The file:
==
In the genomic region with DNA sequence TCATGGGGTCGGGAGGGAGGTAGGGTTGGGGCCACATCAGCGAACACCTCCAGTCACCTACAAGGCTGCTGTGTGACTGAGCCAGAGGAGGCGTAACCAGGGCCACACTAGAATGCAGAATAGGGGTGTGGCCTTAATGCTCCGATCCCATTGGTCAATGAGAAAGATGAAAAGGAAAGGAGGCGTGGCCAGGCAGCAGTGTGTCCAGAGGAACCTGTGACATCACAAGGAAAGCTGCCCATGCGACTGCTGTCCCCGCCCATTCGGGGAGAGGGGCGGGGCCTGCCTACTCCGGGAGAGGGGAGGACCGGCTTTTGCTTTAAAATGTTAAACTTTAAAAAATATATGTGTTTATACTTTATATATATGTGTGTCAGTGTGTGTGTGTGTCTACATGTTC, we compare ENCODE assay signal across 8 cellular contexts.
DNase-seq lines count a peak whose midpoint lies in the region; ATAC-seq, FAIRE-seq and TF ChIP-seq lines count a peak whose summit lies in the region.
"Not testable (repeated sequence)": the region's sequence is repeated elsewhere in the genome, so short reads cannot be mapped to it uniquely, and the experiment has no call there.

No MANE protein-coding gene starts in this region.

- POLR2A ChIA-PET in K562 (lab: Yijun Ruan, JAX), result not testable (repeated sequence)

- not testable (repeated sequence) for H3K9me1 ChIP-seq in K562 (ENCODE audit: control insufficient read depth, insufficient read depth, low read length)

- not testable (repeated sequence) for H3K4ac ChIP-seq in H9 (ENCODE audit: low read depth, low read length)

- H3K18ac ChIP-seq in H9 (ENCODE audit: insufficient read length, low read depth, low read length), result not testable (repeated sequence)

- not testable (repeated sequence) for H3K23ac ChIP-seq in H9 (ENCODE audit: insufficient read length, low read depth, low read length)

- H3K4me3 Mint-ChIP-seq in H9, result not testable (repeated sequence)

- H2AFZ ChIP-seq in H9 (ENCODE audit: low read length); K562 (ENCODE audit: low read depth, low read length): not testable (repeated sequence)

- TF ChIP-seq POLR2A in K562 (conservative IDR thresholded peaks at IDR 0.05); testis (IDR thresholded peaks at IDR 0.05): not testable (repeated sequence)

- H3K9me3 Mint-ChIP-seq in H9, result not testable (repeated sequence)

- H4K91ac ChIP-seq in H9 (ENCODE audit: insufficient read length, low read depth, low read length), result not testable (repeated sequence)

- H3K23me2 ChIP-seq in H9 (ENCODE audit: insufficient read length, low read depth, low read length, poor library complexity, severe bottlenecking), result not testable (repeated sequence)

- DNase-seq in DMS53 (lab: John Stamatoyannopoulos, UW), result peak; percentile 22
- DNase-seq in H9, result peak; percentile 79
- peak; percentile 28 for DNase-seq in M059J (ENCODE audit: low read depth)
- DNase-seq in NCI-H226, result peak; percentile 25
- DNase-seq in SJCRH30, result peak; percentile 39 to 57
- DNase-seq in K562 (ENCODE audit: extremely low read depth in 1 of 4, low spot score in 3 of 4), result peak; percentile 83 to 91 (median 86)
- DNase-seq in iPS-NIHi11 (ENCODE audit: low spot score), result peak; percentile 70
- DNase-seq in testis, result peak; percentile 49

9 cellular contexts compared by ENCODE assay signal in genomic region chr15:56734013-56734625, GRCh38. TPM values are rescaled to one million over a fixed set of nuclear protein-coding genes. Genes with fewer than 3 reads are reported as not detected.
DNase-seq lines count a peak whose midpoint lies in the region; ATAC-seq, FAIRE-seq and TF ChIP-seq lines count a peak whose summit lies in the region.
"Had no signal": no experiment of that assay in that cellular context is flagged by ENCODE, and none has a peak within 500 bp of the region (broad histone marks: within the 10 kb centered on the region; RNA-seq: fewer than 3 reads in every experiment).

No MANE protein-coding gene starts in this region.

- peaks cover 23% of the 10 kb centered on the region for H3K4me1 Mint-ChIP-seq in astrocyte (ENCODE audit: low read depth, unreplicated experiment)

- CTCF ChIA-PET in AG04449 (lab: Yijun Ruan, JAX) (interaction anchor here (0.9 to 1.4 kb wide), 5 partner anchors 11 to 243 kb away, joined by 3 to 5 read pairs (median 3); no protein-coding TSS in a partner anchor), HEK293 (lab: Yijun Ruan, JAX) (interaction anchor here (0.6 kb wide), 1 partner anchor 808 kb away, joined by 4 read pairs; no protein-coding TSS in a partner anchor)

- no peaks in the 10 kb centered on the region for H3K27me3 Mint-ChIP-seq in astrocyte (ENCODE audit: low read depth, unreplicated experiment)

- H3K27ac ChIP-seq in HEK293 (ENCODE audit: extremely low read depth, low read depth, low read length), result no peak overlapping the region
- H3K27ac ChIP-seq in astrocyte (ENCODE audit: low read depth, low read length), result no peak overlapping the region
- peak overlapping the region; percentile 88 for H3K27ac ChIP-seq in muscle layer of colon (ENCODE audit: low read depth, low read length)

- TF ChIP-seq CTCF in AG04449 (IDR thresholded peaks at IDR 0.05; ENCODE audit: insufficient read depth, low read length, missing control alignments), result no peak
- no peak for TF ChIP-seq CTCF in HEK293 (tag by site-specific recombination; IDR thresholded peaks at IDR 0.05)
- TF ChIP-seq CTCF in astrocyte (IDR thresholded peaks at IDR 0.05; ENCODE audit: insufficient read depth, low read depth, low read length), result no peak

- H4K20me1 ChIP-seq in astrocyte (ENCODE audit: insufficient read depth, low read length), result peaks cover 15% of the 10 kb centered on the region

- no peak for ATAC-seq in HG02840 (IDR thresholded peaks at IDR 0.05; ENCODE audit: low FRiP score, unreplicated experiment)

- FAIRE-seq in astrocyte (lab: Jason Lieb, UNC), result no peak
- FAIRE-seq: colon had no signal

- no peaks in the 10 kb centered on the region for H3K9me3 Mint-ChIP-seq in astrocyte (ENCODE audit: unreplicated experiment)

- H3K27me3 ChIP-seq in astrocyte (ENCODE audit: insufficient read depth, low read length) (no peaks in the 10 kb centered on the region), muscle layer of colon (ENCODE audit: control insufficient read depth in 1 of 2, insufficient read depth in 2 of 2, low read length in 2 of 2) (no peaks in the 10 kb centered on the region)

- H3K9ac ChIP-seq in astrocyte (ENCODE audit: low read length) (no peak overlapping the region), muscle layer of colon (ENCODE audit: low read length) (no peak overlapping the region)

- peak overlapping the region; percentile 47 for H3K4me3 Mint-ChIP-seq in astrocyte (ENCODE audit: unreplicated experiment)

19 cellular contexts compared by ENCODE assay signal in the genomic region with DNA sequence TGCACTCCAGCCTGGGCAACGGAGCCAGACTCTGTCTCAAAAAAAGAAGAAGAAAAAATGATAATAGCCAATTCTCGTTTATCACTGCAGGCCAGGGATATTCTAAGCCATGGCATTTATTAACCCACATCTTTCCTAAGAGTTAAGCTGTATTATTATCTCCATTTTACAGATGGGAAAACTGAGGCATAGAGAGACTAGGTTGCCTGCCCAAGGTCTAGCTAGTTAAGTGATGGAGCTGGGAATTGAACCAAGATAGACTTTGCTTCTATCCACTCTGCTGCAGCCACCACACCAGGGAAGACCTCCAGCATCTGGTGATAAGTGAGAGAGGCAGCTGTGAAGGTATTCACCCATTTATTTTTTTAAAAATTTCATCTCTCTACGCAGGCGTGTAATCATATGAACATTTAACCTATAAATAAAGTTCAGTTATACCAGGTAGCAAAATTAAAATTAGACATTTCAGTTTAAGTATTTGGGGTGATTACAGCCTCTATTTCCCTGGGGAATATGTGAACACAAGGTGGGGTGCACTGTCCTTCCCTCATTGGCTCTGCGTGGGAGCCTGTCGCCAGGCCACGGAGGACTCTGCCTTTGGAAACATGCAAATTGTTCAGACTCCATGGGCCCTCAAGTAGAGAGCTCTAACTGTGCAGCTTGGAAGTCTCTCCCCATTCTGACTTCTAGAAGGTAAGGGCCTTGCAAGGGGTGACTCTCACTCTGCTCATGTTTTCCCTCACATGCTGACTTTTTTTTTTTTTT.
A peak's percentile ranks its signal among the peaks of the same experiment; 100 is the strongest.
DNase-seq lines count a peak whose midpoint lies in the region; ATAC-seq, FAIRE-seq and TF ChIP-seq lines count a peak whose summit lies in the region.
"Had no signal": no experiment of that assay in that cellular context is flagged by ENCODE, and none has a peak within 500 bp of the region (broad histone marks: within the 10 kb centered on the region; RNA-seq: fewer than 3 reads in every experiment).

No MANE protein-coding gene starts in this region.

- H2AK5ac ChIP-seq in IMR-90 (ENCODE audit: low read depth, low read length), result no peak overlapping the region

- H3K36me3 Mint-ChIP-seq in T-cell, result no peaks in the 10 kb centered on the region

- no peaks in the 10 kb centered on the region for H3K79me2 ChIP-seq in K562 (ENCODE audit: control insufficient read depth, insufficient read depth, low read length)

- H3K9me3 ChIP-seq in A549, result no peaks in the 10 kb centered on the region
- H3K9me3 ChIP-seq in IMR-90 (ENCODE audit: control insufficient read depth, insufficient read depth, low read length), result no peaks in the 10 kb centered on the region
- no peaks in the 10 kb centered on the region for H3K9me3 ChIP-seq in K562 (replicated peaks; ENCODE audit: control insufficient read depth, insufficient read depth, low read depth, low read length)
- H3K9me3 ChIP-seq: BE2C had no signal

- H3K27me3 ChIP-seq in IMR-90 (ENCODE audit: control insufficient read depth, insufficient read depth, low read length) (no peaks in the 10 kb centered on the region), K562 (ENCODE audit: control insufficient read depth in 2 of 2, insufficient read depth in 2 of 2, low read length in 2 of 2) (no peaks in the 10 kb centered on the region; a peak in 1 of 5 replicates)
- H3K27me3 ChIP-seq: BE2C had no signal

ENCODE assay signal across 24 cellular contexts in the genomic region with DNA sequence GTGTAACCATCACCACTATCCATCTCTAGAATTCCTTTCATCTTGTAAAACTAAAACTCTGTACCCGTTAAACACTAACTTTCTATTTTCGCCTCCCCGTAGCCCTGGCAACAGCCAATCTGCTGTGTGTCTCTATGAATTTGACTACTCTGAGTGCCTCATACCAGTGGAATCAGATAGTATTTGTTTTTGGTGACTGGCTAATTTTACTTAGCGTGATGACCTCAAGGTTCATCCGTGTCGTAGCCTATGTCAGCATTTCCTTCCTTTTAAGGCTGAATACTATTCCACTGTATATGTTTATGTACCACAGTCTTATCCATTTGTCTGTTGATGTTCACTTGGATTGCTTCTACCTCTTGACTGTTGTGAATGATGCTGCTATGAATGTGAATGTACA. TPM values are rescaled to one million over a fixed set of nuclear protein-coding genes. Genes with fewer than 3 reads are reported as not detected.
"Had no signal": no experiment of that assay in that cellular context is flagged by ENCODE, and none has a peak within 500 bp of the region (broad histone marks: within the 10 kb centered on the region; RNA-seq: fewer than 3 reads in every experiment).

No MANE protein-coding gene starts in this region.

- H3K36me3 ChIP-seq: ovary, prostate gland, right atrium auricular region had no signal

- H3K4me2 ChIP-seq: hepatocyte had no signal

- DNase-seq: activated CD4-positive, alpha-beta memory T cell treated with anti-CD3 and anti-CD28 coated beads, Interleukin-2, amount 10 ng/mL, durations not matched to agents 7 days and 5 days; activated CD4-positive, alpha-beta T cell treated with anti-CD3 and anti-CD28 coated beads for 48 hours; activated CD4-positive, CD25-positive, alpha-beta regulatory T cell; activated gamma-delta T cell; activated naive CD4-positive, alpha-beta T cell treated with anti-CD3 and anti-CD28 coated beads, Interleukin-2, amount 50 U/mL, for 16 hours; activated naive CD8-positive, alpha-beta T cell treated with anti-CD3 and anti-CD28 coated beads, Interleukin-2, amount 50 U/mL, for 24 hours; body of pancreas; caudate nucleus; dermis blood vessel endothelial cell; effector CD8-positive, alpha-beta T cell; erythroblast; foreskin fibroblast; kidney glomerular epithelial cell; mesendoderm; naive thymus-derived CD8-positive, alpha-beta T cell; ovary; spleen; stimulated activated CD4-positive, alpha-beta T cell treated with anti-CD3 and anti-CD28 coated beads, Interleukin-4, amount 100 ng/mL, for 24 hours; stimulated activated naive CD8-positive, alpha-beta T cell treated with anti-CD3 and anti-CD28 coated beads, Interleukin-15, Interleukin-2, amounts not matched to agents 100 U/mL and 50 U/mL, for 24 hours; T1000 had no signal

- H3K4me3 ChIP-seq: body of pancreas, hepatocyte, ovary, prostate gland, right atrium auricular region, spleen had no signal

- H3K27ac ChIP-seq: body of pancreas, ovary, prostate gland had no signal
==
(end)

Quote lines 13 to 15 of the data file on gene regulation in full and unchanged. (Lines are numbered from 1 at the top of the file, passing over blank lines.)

- H3K9me3 Mint-ChIP-seq in H9, result not testable (repeated sequence)

- H4K91ac ChIP-seq in H9 (ENCODE audit: insufficient read length, low read depth, low read length), result not testable (repeated sequence)

- H3K23me2 ChIP-seq in H9 (ENCODE audit: insufficient read length, low read depth, low read length, poor library complexity, severe bottlenecking), result not testable (repeated sequence)